Warnings & Limitations:

The 23andMe PGS Genetic Health Risk Report for BRCA1/BRCA2 (Selected Variants) is indicated for reporting of 44 variants in the BRCA1 and BRCA2 genes. The report describes if a person’s genetic result is associated with an increased risk of developing breast cancer and ovarian cancer and may be associated with an increased risk for prostate cancer, pancreatic cancer, and potentially other cancers. The variants included in this report do not represent the majority of the BRCA1/BRCA2 variants in people of most ethnicities. The MUTYH-Associated Polyposis Genetic Health Risk Report is indicated for reporting the Y179C and G396D variants in the MUTYH gene and an increased risk for colorectal cancer. The two variants included in this report are most common in people of Northern European descent. The Hereditary Prostate Cancer (HOXB13-Related) Genetic Health Risk report is indicated for reporting the G84E variant in the HOXB13 gene. The report describes if a person has the G84E variant and if a male is at increased risk for prostate cancer. The variant included in this report is most common in people of European descent, especially in people of Northern European descent. These reports do not include variants in other genes linked to hereditary cancers and the absence of variants included in these reports do not rule out the presence of other genetic variants that may impact cancer risk. The PGS test is not a substitute for visits to a healthcare professional for recommended screenings or appropriate follow-up. Results should be confirmed by an independent genetic test prescribed by your own healthcare provider before taking any medical action. For important information and limitations regarding all genetic health risk reports, visit https://www.23andme.com/test-info.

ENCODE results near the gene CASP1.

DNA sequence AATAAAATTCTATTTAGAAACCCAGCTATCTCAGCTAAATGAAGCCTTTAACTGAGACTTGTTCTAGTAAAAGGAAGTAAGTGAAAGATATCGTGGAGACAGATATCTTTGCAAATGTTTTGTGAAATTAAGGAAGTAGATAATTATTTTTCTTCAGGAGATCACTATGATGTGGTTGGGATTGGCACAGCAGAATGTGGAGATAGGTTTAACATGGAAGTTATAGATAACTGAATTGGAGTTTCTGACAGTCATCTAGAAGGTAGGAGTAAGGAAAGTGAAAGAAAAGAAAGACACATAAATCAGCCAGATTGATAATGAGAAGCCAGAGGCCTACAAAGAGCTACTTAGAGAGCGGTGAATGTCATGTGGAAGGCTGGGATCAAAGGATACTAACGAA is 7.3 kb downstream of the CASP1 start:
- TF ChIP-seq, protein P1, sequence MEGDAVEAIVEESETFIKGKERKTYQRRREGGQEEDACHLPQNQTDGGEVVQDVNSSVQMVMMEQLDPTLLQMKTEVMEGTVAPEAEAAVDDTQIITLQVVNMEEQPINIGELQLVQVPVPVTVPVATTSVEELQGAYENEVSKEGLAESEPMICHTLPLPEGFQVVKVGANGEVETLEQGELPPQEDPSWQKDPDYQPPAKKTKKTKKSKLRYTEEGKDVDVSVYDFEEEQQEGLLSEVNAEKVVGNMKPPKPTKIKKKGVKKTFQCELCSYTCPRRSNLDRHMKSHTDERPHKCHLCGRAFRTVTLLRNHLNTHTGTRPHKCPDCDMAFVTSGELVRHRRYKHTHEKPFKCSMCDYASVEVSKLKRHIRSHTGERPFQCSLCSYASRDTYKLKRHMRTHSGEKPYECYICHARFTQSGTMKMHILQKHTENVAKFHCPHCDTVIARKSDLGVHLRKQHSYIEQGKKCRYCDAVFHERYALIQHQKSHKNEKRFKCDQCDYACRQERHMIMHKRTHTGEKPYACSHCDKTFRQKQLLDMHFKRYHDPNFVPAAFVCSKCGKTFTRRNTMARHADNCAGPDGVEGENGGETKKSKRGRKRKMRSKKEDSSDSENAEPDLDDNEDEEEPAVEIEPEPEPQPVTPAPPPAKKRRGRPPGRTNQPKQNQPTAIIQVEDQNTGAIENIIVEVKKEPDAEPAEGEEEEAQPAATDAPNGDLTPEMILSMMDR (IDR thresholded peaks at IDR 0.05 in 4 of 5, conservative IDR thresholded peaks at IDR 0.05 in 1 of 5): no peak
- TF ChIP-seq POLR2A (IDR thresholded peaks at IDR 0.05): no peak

Stay in the know.

Receive the latest from your DNA community.